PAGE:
Ephs jam quietly at Silent Disco

The authors of this article entered Goodrich holding fresh blueberry Toaster Strudel. Spirits were high, due to the blueberry strudel, but expectations for the silent disco were low – incredibly low, in fact. At a silent disco, people dance

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to music transmitted to their own personal set of headphones by a radio, often with two channels and DJs competing for listeners. Unsure of the silent disco dress code, our crew’s attire ranged from lax pinnie and bathrobe to a devastatingly handsome navy blue suit. Upon arrival we got our headphones, gave up our I.D. cards, and walked into Goodrich.

We were exceedingly self-conscious, especially of our fingers, which were covered with Toaster Strudel frosting. But it was irrelevant because both of the authors were way too freaked out by the social awkwardness to even think of touching anyone. This wasn’t ideal for a dance.

So we sat for a while on the stage making observations about that awkward couple that shows up every dance way too early and then makes out the whole time. You know who you are. Stop doing that. All we could hear with our headphones off were the sounds of the occasional kid trying to sing the lyrics of random songs, lyrics that they didn’t know. We sometimes heard the lyrics of two different songs at once. All of this mayhem was occurring under the light of the most baffling video projected on the wall. This video looked like a Japanese toothpaste commercial. It was whack.

But for the sake of social inquiry, we decided to stick it out. And we were glad that we did. The silent disco turned out to be worthwhile, despite our initial disdain. It was the type of thing you never want to admit to your friends was anything but a mistake, but you’re already eager to do it again.

The key is to never take the headphones off. Buy wholesale into the fiction that you are at a sick party and, suddenly, you are having a sick party. NEVER TAKE THE HEADPHONES OFF. Take the headphones off and the dismal reality of Goodrich all comes crashing down, which initially rattled the authors, so we kept the headphones on at all times. This meant it was impossible to talk to each other, other than by hand gestures. Once we eventually managed to suspend our feelings of awkwardness, we became immersed in the experience.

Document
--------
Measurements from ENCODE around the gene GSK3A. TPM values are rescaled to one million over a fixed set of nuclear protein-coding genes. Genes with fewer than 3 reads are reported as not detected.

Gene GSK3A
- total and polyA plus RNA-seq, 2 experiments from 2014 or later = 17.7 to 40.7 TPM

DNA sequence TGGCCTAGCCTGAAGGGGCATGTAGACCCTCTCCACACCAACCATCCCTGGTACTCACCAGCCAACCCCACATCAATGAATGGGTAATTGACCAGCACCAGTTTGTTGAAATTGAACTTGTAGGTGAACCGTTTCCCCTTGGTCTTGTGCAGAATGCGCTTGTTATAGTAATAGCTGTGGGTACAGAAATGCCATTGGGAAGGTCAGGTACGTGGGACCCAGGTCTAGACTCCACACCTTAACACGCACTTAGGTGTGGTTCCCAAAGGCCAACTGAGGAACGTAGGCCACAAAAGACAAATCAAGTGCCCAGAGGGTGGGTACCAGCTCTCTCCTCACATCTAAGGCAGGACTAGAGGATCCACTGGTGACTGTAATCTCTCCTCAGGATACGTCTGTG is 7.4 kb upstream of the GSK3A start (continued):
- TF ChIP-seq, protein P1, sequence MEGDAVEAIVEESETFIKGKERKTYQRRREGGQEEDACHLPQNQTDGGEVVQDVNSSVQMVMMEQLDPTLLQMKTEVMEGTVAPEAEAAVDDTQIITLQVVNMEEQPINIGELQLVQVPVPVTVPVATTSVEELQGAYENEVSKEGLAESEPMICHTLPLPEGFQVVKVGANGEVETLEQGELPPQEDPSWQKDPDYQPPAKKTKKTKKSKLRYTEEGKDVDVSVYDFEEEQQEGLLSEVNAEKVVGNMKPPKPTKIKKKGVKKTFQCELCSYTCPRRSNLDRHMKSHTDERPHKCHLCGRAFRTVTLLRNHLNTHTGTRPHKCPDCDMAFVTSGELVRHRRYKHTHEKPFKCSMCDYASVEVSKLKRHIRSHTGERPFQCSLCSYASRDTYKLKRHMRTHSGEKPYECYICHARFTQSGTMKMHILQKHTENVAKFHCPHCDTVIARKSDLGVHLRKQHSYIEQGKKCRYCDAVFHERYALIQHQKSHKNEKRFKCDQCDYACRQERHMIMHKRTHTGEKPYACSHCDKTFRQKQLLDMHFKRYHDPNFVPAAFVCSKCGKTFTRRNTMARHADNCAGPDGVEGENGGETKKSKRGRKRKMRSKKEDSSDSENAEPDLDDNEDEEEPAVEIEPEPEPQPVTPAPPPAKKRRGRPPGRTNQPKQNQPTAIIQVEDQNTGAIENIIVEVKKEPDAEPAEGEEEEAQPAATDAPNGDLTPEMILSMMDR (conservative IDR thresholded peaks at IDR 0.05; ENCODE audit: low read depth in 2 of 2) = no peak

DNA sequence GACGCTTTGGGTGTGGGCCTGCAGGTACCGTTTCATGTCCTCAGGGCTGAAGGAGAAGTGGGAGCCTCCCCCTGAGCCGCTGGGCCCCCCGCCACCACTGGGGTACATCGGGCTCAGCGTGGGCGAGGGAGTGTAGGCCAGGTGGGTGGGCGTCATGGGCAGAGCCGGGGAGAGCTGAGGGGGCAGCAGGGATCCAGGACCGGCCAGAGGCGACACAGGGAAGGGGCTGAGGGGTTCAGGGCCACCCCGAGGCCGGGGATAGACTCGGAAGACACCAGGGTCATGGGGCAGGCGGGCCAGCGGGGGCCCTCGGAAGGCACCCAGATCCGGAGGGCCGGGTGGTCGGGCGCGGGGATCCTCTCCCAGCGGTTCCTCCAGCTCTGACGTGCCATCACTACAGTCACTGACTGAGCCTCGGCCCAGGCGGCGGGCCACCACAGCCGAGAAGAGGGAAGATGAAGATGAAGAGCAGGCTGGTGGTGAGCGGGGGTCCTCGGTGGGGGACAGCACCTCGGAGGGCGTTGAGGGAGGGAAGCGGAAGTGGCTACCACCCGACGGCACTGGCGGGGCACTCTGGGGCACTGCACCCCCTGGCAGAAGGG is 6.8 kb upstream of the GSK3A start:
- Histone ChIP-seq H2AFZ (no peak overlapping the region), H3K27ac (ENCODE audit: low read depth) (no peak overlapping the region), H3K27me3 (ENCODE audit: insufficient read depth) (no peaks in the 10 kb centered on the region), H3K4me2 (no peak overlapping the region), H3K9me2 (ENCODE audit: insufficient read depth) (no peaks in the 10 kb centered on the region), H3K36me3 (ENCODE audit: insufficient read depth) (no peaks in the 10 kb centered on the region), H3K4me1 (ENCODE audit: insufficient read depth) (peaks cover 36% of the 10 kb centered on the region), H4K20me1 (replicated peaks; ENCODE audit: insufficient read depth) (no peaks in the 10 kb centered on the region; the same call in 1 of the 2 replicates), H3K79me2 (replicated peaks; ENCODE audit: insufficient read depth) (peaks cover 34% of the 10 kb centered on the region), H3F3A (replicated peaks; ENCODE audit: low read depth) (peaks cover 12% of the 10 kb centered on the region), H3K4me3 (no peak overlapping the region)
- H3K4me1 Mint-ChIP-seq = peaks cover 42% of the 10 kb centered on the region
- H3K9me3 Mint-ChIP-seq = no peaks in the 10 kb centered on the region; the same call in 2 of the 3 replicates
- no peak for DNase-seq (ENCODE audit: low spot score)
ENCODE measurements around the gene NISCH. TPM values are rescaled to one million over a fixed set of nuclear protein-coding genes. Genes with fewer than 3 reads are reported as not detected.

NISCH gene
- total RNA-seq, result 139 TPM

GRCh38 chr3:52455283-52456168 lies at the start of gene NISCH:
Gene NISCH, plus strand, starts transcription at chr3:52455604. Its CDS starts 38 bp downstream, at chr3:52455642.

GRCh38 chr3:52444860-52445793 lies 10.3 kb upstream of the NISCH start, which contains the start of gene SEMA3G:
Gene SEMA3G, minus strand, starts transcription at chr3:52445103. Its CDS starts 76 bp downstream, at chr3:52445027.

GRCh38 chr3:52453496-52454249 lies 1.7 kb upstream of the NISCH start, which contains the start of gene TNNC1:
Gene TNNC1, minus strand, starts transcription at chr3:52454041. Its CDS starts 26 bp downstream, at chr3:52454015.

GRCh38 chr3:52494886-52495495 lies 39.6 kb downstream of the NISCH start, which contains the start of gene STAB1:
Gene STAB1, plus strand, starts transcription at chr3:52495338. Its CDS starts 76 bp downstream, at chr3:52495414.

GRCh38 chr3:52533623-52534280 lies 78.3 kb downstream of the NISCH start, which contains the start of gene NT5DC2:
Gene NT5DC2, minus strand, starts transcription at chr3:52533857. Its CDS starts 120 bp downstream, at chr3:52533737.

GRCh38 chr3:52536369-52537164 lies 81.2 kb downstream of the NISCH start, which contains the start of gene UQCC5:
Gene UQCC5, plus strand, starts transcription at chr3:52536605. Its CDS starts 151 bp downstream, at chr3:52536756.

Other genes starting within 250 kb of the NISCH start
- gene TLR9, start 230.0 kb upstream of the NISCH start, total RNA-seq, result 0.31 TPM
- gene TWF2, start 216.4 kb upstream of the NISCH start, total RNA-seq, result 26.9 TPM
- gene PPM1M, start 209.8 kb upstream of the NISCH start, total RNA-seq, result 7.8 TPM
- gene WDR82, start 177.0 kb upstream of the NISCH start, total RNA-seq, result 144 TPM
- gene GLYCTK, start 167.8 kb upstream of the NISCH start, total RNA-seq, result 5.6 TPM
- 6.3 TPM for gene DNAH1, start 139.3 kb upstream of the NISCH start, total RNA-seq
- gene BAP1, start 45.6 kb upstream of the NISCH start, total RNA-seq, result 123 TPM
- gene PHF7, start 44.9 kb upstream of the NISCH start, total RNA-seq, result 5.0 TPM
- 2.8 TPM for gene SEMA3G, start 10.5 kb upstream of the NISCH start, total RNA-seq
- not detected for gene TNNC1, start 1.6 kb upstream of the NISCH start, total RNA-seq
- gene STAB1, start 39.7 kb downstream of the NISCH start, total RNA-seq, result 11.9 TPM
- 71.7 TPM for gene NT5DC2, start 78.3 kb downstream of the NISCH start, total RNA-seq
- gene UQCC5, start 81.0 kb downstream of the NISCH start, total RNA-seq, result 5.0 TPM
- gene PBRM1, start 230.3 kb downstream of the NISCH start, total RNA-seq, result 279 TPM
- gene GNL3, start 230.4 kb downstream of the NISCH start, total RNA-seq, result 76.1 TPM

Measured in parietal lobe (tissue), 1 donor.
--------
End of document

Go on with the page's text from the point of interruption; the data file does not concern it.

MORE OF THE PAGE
The experience was one of dancing alone, but with other people. The headphones are isolating enough that you have no other option than to dance in your own individual world. So as a group of three solo guys, one in a bathrobe, one in a suit, and all sporting thick mustaches, we solo danced. It was liberating and free form and fun. You

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could change channels on the headphones to find your jam and just go at it.

The music was a classic blend of party jams, with two channels pumping out thumping bass-driven club bangers, a musical selection that seemed to please the crowd. As John Sanderson ’14 put it, “These beats are the center of the sun, molten lava, towering inferno fire flames hot. Name another college that has a silent disco with beats this hot. You can’t.”

There was much less grinding there than at a normal Goodrich event. Also the headphones do create a very individual experience, but and the inability to talk makes it awkward to approach someone. While this ameliorates the typical inhibitions of dancing itself, it does not necessarily work for meeting girls.

The authors discussed grinding with a girl, for the sake of the article (and for science!), and because we like girls, but were ultimately too afraid to take the plunge. Also, our hands were still pretty sticky from Toaster Strudel frosting because someone got a little gluttonous and iced both sides of the strudel. Strudel hands make for awkward dancing. Our bathrobed companion was accosted by a drunk girl visiting campus, but since he had a girlfriend, he swiftly (and, in the spirit of the silent disco, silently) disentangled himself.

Eventually we made the mistake of going to the bathroom. We took our headphones off and, when we came back, found we could not get back into the magic of the silent disco afterwards. The inertia of awkwardness took over us, and we quickly decided it was time to go home, order Dominos and watch Jurassic Park.

Ultimately, the silent disco was far and away the dark horse winner of the most enjoyable campus event of the year (all three weeks of it so far). Katheryn Dryer ’14 said it was the best party she’s been to in the last two years. Dryer apparently doesn’t get out much, but we agree with her that the silent disco was inarguably a good time and worth repeating. Maybe, as we get used to the suspension of social awkwardness that the silent disco requires, the experience will start to be less baffling. Personally, these authors doubt that; but it is possible we are just getting too old for all the weird stuff that the young kids are into these days.

Shout out to the girl who grabbed my hand as I was walking out the door. You looked great. I should have tried to dance with you—headphone awkwardness and strudel hands be damned.

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